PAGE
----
New Orleans The decision by the Supreme Court around voter identification based on the Indiana law did not go as we would have hoped. The Supremes have been roundly criticized for looking at the facts — and the law — and then running the other way. The recent primary in Indiana where a nun acting as an election judge had to turn away a gaggle of very elderly sister nuns in their 80’s and 90’s for less than perfect ID puts a fine point on the absurdity of this situation.
The Wall Street Journal and particularly John Fund in his usual attack voting rights (and attack ACORN!) column was taken to task on this issue strongly by a letter published this weekend from Maude Hurd, ACORN’s President:
John Fund is at it again, misinforming the public, telling fairy tales about left-wing conspiracies and connecting dots like a blind man, in his op-ed about the Supreme Court upholding Indiana’s highly restrictive voter ID law (“A Victory Against Voter Fraud,” op-ed, April 29). Mr. Fund uses it as another chance to attack voter registration drives run by the Association of Community Organizations for Reform Now, which has helped 1.68 million citizens from low-and-moderate-income communities register to vote in past registration drives.
ACORN is a social justice organization that wants every eligible voter to vote and help real voters in low-income communities to submit accurate registration applications. ACORN does its voter registration work with the handicap of being required by law to submit every application even when our quality control checks catch potential problems.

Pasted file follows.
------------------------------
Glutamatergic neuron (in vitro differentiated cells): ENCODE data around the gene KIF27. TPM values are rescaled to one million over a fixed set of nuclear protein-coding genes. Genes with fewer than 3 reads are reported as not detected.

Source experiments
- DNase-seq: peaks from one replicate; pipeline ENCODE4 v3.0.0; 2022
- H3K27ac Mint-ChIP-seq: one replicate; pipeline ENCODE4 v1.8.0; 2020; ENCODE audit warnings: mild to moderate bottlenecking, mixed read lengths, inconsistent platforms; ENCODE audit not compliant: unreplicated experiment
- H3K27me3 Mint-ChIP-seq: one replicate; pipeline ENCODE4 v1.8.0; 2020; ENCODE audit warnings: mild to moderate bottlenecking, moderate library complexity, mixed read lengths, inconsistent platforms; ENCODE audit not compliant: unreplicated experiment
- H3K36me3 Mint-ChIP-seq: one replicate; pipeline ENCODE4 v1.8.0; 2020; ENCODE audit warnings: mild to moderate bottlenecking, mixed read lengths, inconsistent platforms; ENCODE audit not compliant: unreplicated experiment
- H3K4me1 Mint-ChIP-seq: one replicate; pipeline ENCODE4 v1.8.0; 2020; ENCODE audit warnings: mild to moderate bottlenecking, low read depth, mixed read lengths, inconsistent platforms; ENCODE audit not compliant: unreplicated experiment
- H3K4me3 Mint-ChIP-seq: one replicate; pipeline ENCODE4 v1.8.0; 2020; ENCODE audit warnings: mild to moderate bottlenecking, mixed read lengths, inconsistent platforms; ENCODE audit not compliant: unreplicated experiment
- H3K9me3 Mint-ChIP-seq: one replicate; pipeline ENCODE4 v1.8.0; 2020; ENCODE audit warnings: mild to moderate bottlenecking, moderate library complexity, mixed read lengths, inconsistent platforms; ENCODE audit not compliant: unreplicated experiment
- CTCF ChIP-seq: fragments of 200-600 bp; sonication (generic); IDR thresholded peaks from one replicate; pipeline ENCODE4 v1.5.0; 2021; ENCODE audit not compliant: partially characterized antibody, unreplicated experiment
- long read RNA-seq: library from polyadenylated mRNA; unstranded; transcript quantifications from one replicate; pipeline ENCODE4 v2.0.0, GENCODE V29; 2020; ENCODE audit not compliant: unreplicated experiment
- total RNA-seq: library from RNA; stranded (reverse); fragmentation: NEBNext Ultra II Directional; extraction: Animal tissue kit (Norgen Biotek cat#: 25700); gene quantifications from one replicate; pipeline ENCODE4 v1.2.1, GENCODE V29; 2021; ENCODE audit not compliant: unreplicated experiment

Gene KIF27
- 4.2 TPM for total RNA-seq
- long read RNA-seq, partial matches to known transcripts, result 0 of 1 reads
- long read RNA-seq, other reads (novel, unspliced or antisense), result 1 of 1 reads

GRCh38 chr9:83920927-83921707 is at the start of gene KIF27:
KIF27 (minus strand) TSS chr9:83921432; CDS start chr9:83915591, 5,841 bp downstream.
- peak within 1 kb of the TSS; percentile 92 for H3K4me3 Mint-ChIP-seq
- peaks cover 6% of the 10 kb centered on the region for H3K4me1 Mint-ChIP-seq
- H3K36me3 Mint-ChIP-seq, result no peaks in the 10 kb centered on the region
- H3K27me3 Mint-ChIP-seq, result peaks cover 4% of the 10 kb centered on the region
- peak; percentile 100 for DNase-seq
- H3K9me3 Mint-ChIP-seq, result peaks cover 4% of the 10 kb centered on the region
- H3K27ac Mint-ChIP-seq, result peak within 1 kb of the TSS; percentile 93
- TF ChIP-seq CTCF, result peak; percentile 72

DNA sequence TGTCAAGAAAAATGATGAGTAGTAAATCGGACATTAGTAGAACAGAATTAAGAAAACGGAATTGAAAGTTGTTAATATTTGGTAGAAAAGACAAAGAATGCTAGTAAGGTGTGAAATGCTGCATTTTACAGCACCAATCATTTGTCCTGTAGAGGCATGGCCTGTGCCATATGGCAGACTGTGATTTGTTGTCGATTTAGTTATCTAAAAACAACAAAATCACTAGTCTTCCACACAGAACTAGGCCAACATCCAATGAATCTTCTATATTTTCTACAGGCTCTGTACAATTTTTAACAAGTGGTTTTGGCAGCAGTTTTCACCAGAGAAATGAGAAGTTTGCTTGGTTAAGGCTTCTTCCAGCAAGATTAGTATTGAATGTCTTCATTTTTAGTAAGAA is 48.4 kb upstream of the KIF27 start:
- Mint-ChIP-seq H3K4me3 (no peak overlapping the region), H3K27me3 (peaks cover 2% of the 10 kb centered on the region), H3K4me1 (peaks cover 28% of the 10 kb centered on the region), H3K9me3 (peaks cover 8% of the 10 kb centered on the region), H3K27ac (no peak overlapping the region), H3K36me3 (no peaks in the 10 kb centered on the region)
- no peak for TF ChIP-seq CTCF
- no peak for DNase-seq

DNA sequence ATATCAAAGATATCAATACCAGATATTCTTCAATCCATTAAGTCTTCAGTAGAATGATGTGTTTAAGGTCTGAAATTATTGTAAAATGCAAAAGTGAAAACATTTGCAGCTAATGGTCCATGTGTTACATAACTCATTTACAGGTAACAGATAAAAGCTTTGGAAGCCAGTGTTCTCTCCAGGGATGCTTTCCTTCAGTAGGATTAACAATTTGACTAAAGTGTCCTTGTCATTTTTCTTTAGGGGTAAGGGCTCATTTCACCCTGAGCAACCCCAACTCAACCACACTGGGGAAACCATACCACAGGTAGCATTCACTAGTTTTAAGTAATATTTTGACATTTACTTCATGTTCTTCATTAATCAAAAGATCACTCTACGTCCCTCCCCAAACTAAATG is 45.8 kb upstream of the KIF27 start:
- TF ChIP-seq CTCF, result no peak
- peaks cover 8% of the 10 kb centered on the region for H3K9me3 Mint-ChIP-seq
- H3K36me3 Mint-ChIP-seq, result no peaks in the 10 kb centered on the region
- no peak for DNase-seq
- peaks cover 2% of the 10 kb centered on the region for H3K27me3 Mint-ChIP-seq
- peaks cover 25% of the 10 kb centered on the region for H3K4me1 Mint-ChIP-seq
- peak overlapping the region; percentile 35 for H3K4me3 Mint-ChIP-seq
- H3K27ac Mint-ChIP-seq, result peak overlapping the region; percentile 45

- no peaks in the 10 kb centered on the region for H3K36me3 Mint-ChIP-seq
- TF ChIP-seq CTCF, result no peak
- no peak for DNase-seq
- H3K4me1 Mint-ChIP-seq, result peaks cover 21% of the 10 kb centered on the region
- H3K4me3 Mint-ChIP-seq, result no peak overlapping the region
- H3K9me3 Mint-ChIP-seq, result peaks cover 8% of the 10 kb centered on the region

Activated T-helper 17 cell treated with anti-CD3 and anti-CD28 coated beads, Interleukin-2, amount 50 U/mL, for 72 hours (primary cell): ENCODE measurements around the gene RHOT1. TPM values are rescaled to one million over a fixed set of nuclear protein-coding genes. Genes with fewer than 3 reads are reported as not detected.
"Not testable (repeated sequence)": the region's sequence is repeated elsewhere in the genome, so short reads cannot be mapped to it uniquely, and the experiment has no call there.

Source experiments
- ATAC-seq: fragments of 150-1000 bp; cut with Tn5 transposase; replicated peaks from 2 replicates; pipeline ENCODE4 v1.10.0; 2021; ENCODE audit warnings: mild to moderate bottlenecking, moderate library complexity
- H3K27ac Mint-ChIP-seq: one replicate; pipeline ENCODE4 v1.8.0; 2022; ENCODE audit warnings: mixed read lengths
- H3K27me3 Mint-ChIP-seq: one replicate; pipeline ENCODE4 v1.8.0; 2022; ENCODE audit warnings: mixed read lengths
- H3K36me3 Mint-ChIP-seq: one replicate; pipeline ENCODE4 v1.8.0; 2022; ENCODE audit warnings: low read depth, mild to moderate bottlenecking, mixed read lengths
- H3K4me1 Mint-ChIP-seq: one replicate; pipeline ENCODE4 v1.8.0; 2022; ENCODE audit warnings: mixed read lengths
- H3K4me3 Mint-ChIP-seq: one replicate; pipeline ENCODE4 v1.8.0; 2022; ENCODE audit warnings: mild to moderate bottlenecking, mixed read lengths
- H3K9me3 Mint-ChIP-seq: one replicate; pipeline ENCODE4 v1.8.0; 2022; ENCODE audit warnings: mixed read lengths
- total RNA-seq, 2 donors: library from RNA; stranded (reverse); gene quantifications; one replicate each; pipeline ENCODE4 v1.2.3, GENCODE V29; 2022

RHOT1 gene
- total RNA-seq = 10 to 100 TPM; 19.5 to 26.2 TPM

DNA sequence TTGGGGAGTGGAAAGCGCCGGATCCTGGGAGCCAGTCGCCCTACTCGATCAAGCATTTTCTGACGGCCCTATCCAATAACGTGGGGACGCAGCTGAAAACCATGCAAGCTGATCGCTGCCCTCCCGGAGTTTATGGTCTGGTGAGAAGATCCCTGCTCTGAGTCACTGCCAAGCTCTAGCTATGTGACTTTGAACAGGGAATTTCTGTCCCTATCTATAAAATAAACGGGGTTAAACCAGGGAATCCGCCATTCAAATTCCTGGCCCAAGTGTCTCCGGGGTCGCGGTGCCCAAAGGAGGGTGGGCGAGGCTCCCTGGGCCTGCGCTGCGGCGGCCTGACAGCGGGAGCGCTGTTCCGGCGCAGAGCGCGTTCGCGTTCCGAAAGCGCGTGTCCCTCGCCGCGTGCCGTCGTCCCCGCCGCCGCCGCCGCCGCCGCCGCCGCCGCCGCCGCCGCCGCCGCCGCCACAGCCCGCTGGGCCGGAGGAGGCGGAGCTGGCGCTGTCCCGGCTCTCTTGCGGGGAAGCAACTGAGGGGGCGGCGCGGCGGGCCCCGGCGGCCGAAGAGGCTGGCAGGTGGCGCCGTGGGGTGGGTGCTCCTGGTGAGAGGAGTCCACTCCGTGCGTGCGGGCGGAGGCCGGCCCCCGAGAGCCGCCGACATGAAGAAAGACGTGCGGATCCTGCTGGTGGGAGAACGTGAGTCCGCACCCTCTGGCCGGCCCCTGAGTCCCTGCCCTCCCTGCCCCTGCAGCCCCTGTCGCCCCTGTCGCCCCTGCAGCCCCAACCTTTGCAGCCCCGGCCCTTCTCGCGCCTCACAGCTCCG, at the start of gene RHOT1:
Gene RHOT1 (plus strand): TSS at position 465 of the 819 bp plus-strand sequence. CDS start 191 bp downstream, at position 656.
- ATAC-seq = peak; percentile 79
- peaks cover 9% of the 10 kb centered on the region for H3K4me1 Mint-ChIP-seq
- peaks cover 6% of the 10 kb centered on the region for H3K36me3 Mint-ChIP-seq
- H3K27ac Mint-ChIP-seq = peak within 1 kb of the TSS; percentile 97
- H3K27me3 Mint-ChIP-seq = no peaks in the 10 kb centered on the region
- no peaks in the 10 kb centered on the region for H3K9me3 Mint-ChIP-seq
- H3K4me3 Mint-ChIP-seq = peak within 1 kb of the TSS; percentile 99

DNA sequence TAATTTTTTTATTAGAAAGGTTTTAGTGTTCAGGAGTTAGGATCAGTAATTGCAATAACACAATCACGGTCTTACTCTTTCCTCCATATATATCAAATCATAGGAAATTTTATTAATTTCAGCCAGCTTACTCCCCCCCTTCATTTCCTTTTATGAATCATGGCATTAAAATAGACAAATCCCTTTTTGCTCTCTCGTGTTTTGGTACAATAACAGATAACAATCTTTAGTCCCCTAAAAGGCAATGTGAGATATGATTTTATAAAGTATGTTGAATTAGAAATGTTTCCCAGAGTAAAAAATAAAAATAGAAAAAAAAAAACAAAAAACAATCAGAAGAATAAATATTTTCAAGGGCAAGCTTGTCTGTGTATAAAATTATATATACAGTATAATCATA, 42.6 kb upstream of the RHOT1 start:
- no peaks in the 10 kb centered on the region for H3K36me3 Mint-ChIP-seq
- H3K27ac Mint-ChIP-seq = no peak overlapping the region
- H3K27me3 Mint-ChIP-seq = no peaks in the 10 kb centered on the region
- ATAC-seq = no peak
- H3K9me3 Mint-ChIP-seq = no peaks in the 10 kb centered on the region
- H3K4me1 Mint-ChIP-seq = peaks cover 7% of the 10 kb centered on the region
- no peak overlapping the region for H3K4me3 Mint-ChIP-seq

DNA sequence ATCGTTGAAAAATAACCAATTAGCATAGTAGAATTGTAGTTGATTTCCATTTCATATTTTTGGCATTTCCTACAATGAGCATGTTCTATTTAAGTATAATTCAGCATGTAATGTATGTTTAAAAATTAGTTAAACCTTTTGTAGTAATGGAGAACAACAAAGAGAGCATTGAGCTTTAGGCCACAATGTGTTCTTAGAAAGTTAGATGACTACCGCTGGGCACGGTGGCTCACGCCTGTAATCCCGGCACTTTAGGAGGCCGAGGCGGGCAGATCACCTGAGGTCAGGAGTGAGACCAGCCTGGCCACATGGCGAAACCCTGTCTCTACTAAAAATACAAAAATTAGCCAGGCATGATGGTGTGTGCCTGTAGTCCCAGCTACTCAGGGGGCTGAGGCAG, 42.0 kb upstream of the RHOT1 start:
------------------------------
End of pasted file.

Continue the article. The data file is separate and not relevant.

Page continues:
Mr. Fund and others’ repeated efforts to scare the public into believing that in-person voter fraud is rampant in this country or that there is a vast conspiracy by groups that work with the poor and minorities to illegally swing elections remains abhorrent. Voting rights and voter registration groups are not undermining belief in the integrity of the voting system. Opponents of full voter participation are dong that with paranoia inducing, anti-voting rights campaigns. The real voting problem is that too many people from low-income areas don’t vote, and they powerful who like it that way want to shut the door in potential voters’ faces.
As for the U.S. Supreme Court’s decision to uphold Indiana’s voter ID law, Mr. Fund misrepresents the ruling. Justices are concerned about possible disenfranchisement of voters and that is why the ruling left the door open for anyone who finds they were turned away at the polls due to ID laws to come forward and sue the state that created the law. When these citizens speak, Americans who believe in true democracy will champion them.
Maude Hurd, President, ACORN, Boston